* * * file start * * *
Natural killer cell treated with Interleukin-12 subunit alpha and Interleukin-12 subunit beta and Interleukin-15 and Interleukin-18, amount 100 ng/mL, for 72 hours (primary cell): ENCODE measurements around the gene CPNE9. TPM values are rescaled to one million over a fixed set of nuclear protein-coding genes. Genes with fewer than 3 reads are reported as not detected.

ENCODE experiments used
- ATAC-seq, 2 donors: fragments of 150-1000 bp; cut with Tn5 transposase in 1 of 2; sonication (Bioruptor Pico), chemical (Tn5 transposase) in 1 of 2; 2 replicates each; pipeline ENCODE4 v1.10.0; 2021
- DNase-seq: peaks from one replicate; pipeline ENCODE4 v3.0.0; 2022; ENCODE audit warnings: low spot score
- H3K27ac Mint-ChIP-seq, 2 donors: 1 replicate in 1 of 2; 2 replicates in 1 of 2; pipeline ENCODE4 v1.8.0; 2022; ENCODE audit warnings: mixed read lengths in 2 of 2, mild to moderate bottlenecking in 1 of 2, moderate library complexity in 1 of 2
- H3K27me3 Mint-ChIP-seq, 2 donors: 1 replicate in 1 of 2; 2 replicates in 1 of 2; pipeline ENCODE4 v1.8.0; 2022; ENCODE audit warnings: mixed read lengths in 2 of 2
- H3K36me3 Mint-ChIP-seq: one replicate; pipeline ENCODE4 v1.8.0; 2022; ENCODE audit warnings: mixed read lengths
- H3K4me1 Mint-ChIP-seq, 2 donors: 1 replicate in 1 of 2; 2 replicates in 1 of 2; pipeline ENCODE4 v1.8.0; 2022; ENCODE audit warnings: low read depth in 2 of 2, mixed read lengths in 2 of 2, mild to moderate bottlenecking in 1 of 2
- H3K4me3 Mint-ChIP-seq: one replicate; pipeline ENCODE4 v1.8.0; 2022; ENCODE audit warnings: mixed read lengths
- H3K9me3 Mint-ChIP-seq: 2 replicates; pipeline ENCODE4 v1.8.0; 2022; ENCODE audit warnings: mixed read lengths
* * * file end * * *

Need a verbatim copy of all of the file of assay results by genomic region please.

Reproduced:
Natural killer cell treated with Interleukin-12 subunit alpha and Interleukin-12 subunit beta and Interleukin-15 and Interleukin-18, amount 100 ng/mL, for 72 hours (primary cell): ENCODE measurements around the gene CPNE9. TPM values are rescaled to one million over a fixed set of nuclear protein-coding genes. Genes with fewer than 3 reads are reported as not detected.

ENCODE experiments used
- ATAC-seq, 2 donors: fragments of 150-1000 bp; cut with Tn5 transposase in 1 of 2; sonication (Bioruptor Pico), chemical (Tn5 transposase) in 1 of 2; 2 replicates each; pipeline ENCODE4 v1.10.0; 2021
- DNase-seq: peaks from one replicate; pipeline ENCODE4 v3.0.0; 2022; ENCODE audit warnings: low spot score
- H3K27ac Mint-ChIP-seq, 2 donors: 1 replicate in 1 of 2; 2 replicates in 1 of 2; pipeline ENCODE4 v1.8.0; 2022; ENCODE audit warnings: mixed read lengths in 2 of 2, mild to moderate bottlenecking in 1 of 2, moderate library complexity in 1 of 2
- H3K27me3 Mint-ChIP-seq, 2 donors: 1 replicate in 1 of 2; 2 replicates in 1 of 2; pipeline ENCODE4 v1.8.0; 2022; ENCODE audit warnings: mixed read lengths in 2 of 2
- H3K36me3 Mint-ChIP-seq: one replicate; pipeline ENCODE4 v1.8.0; 2022; ENCODE audit warnings: mixed read lengths
- H3K4me1 Mint-ChIP-seq, 2 donors: 1 replicate in 1 of 2; 2 replicates in 1 of 2; pipeline ENCODE4 v1.8.0; 2022; ENCODE audit warnings: low read depth in 2 of 2, mixed read lengths in 2 of 2, mild to moderate bottlenecking in 1 of 2
- H3K4me3 Mint-ChIP-seq: one replicate; pipeline ENCODE4 v1.8.0; 2022; ENCODE audit warnings: mixed read lengths
- H3K9me3 Mint-ChIP-seq: 2 replicates; pipeline ENCODE4 v1.8.0; 2022; ENCODE audit warnings: mixed read lengths